Jack Bogle's Latest (Greatest?) Speech - An Oral History

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Jack Bogle's Latest (Greatest?) Speech - An Oral History

Postby Mel Lindauer » Wed May 22, 2013 11:33 am

Hi Everyone:

I had posted this previously, but it was part of the two "lost days" after the forum shutdown, so here goes again. IMO, this is like an oral history of the mutual fund industry and it's being told by the history maker himself, Jack Bogle.


“BIG MONEY IN BOSTON” . . .
The Commercialization of the “Mutual” Fund Industry
Remarks by John C. Bogle, Founder and Former Chairman, The Vanguard Group1
Before The Boston Security Analysts Society, Inc.
May 17, 2013

http://johncbogle.com/wordpress/2013/05 ... in-boston/
Best Regards - Mel | | Semper Fi
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Re: Jack Bogle's Latest (Greatest?) Speech - An Oral History

Postby William4u » Wed May 22, 2013 11:44 am

Great speech. Thanks for posting. Here is one of my favorite parts...

What’s the problem? It’s summarized in Matthew 6:24: “No man can serve two masters.”
Yet when a management firms is owned by a giant conglomerate (or even by public owners), the
conflict of interest is palpable. When a conglomerate buys (or builds internally) a fund
management company, the acquirer’s goal is to earn the highest possible return on that capital.
That’s American way! The idea: maximize fees by gathering assets and creating new products,
and resist reductions in fee rates that would enable fund shareholders to benefit from the
economies of scale.

But fund shareholders, of course, would benefit from lower fee rates, which would
increase their returns, dollar for dollar. Think of it this way: the officers and directors of financial
conglomerates have a fiduciary duty to increase the returns earned by their corporate
shareholders; they also have a fiduciary duty to increase returns to their mutual fund
shareholders.
As Matthew suggested, this obvious conflict in serving two masters will cause
them “to love the one and hate the other,” and I think this audience knows which master gets the
love. There can be only one resolution to the conflict: a federal policy that prohibits the
ownership of fund managers by holding companies.
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Re: Jack Bogle's Latest (Greatest?) Speech - An Oral History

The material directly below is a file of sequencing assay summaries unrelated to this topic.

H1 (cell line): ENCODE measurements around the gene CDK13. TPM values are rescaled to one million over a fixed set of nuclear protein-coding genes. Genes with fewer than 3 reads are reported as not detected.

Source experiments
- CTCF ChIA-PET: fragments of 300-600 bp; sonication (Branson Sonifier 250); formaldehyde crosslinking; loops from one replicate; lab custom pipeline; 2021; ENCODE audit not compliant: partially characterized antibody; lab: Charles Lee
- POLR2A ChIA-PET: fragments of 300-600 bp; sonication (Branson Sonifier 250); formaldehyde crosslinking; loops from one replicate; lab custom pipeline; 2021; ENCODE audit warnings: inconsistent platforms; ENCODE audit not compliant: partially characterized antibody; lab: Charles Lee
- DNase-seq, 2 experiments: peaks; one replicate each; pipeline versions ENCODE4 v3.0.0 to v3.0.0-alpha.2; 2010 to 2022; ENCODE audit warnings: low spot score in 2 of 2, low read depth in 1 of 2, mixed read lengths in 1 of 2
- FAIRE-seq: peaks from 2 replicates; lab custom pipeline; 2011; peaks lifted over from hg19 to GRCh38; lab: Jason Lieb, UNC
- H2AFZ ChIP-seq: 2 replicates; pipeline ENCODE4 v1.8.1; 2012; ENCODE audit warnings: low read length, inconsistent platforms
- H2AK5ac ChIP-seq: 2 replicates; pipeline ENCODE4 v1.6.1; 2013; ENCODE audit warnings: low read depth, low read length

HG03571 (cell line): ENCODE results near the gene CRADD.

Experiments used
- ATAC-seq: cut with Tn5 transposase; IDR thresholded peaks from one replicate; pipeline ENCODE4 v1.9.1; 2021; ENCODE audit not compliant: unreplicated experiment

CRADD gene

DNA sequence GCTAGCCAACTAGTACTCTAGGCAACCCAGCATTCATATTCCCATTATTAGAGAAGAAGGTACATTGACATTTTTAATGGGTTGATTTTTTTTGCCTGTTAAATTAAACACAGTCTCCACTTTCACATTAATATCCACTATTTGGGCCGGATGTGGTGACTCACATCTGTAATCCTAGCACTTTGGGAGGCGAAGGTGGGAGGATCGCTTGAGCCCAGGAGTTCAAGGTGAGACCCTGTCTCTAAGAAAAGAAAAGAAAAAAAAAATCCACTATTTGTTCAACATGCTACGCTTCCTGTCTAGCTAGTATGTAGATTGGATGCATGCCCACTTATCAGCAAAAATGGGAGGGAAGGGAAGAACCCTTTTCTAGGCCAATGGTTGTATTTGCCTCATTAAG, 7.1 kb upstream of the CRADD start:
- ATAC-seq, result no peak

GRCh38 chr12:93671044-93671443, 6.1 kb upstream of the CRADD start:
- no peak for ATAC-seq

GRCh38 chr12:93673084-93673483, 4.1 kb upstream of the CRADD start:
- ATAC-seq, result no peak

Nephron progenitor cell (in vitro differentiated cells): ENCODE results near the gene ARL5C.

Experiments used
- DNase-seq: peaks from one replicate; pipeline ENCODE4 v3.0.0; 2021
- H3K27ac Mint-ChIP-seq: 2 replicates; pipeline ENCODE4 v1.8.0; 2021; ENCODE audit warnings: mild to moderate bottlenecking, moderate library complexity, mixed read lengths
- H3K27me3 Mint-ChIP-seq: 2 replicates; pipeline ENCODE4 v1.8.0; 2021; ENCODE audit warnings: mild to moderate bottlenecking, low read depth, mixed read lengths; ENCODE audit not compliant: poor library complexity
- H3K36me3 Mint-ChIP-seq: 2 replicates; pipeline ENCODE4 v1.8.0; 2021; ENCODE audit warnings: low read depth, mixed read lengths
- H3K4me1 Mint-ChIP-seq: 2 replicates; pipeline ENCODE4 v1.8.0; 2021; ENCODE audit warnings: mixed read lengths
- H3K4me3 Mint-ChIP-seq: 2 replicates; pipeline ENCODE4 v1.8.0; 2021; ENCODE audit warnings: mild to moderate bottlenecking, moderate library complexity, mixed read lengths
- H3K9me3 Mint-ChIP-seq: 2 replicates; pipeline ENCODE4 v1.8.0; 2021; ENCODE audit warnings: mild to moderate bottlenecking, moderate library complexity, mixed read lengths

Postby Grt2bOutdoors » Wed May 22, 2013 11:51 am

Mel Lindauer wrote:Hi Everyone:

I had posted this previously, but it was part of the two "lost days" after the forum shutdown, so here goes again. IMO, this is like an oral history of the mutual fund industry and it's being told by the history maker himself, Jack Bogle.


“BIG MONEY IN BOSTON” . . .
The Commercialization of the “Mutual” Fund Industry
Remarks by John C. Bogle, Founder and Former Chairman, The Vanguard Group1
Before The Boston Security Analysts Society, Inc.
May 17, 2013

http://johncbogle.com/wordpress/2013/05 ... in-boston/


Any chance Jack will publish a book of his speeches similar to Warren Buffett with his annual report letters?
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Re: Jack Bogle's Latest (Greatest?) Speech - An Oral History

Postby abuss368 » Wed May 22, 2013 11:54 am

Hi Mel,

Thanks for posting. Another awesome speech by our mentor Jack Bogle!

Best.
John C. Bogle: "You simply do not need to put your money into 8 different mutual funds!" | | Disclosure: Three Fund Portfolio + REITs
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Re: Jack Bogle's Latest (Greatest?) Speech - An Oral History

Postby IlliniDave » Wed May 22, 2013 12:16 pm

William4u wrote:Great speech. Thanks for posting. Here is one of my favorite parts...

What’s the problem? It’s summarized in Matthew 6:24: “No man can serve two masters.”
Yet when a management firms is owned by a giant conglomerate (or even by public owners), the
conflict of interest is palpable. When a conglomerate buys (or builds internally) a fund
management company, the acquirer’s goal is to earn the highest possible return on that capital.
That’s American way! The idea: maximize fees by gathering assets and creating new products,
and resist reductions in fee rates that would enable fund shareholders to benefit from the
economies of scale.

But fund shareholders, of course, would benefit from lower fee rates, which would
increase their returns, dollar for dollar. Think of it this way: the officers and directors of financial
conglomerates have a fiduciary duty to increase the returns earned by their corporate
shareholders; they also have a fiduciary duty to increase returns to their mutual fund
shareholders.
As Matthew suggested, this obvious conflict in serving two masters will cause
them “to love the one and hate the other,” and I think this audience knows which master gets the
love. There can be only one resolution to the conflict: a federal policy that prohibits the
ownership of fund managers by holding companies.


I agree. The speech largely parallels the thrust of his most recent book and the most glaring issue to me is the issue of publicly-held fund management companies.Even private fund managers have the inherent conflict of interest, just less of a short-term outlook. Luckily a slow awakening is occurring and people are increasingly voting with their feet.

But, advertising works. If I ever decide to hold any individual stocks, I'd consider starting with financial management companies. :D
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Re: Jack Bogle's Latest (Greatest?) Speech - An Oral History

Postby Rager1 » Wed May 22, 2013 3:47 pm

Grt2bOutdoors wrote:
Any chance Jack will publish a book of his speeches similar to Warren Buffett with his annual report letters?


Here's a link to at least some of Jack's speeches going back to 1977.

http://johncbogle.com/wordpress/bogle-speeches/

Ed
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